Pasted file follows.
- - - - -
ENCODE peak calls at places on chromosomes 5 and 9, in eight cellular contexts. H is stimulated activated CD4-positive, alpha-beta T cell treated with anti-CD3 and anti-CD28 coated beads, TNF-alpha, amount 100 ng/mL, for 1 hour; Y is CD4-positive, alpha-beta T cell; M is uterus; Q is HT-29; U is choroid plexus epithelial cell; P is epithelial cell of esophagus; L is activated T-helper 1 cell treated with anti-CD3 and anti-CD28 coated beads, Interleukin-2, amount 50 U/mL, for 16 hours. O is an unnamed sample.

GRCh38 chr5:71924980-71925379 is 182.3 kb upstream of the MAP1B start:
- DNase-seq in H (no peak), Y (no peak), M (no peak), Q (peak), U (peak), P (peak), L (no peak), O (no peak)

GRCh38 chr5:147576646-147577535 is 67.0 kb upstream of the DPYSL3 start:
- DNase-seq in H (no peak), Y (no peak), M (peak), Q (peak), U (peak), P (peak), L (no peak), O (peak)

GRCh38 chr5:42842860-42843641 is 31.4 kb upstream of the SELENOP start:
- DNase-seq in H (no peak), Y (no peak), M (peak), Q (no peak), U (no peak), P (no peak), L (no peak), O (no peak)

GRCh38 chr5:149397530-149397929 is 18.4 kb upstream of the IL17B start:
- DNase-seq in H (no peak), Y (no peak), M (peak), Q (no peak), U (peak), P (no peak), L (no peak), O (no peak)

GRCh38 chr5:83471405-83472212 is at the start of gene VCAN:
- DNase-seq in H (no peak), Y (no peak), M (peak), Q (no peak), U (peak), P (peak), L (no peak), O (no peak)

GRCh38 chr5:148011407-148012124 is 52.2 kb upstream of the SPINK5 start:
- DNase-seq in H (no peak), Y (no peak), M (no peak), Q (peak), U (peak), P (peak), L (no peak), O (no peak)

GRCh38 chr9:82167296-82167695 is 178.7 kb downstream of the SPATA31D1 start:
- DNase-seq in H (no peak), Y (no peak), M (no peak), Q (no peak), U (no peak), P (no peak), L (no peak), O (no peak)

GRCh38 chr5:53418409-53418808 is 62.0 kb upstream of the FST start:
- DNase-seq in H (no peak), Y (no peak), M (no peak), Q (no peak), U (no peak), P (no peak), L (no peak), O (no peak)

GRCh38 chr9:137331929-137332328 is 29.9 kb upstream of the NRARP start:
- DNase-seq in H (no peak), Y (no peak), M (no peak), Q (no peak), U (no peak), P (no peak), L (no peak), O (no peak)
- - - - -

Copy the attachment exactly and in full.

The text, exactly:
ENCODE peak calls at places on chromosomes 5 and 9, in eight cellular contexts. H is stimulated activated CD4-positive, alpha-beta T cell treated with anti-CD3 and anti-CD28 coated beads, TNF-alpha, amount 100 ng/mL, for 1 hour; Y is CD4-positive, alpha-beta T cell; M is uterus; Q is HT-29; U is choroid plexus epithelial cell; P is epithelial cell of esophagus; L is activated T-helper 1 cell treated with anti-CD3 and anti-CD28 coated beads, Interleukin-2, amount 50 U/mL, for 16 hours. O is an unnamed sample.

GRCh38 chr5:71924980-71925379 is 182.3 kb upstream of the MAP1B start:
- DNase-seq in H (no peak), Y (no peak), M (no peak), Q (peak), U (peak), P (peak), L (no peak), O (no peak)

GRCh38 chr5:147576646-147577535 is 67.0 kb upstream of the DPYSL3 start:
- DNase-seq in H (no peak), Y (no peak), M (peak), Q (peak), U (peak), P (peak), L (no peak), O (peak)

GRCh38 chr5:42842860-42843641 is 31.4 kb upstream of the SELENOP start:
- DNase-seq in H (no peak), Y (no peak), M (peak), Q (no peak), U (no peak), P (no peak), L (no peak), O (no peak)

GRCh38 chr5:149397530-149397929 is 18.4 kb upstream of the IL17B start:
- DNase-seq in H (no peak), Y (no peak), M (peak), Q (no peak), U (peak), P (no peak), L (no peak), O (no peak)

GRCh38 chr5:83471405-83472212 is at the start of gene VCAN:
- DNase-seq in H (no peak), Y (no peak), M (peak), Q (no peak), U (peak), P (peak), L (no peak), O (no peak)

GRCh38 chr5:148011407-148012124 is 52.2 kb upstream of the SPINK5 start:
- DNase-seq in H (no peak), Y (no peak), M (no peak), Q (peak), U (peak), P (peak), L (no peak), O (no peak)

GRCh38 chr9:82167296-82167695 is 178.7 kb downstream of the SPATA31D1 start:
- DNase-seq in H (no peak), Y (no peak), M (no peak), Q (no peak), U (no peak), P (no peak), L (no peak), O (no peak)

GRCh38 chr5:53418409-53418808 is 62.0 kb upstream of the FST start:
- DNase-seq in H (no peak), Y (no peak), M (no peak), Q (no peak), U (no peak), P (no peak), L (no peak), O (no peak)

GRCh38 chr9:137331929-137332328 is 29.9 kb upstream of the NRARP start:
- DNase-seq in H (no peak), Y (no peak), M (no peak), Q (no peak), U (no peak), P (no peak), L (no peak), O (no peak)